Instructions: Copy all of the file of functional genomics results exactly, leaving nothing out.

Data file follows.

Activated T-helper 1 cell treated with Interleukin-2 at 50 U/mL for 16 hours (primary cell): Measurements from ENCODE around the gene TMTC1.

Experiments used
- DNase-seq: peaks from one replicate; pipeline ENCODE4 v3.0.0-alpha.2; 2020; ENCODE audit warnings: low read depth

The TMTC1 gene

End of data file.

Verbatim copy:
Activated T-helper 1 cell treated with Interleukin-2 at 50 U/mL for 16 hours (primary cell): Measurements from ENCODE around the gene TMTC1.

Experiments used
- DNase-seq: peaks from one replicate; pipeline ENCODE4 v3.0.0-alpha.2; 2020; ENCODE audit warnings: low read depth

The TMTC1 gene